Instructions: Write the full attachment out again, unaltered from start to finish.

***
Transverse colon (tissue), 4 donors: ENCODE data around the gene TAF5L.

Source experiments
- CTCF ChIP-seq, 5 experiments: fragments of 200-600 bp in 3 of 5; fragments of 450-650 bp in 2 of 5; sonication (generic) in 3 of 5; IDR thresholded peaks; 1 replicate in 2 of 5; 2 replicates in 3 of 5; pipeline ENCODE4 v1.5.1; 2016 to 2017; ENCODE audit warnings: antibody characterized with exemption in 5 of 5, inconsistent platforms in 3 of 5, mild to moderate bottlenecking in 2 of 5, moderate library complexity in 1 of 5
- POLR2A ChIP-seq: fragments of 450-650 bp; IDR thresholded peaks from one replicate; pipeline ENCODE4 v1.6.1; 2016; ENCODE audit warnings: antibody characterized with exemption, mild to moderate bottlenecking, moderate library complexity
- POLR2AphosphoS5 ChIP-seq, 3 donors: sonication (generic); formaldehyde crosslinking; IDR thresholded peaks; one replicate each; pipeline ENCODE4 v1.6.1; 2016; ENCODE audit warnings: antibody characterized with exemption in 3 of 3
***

Transverse colon (tissue), 4 donors: ENCODE data around the gene TAF5L.

Source experiments
- CTCF ChIP-seq, 5 experiments: fragments of 200-600 bp in 3 of 5; fragments of 450-650 bp in 2 of 5; sonication (generic) in 3 of 5; IDR thresholded peaks; 1 replicate in 2 of 5; 2 replicates in 3 of 5; pipeline ENCODE4 v1.5.1; 2016 to 2017; ENCODE audit warnings: antibody characterized with exemption in 5 of 5, inconsistent platforms in 3 of 5, mild to moderate bottlenecking in 2 of 5, moderate library complexity in 1 of 5
- POLR2A ChIP-seq: fragments of 450-650 bp; IDR thresholded peaks from one replicate; pipeline ENCODE4 v1.6.1; 2016; ENCODE audit warnings: antibody characterized with exemption, mild to moderate bottlenecking, moderate library complexity
- POLR2AphosphoS5 ChIP-seq, 3 donors: sonication (generic); formaldehyde crosslinking; IDR thresholded peaks; one replicate each; pipeline ENCODE4 v1.6.1; 2016; ENCODE audit warnings: antibody characterized with exemption in 3 of 3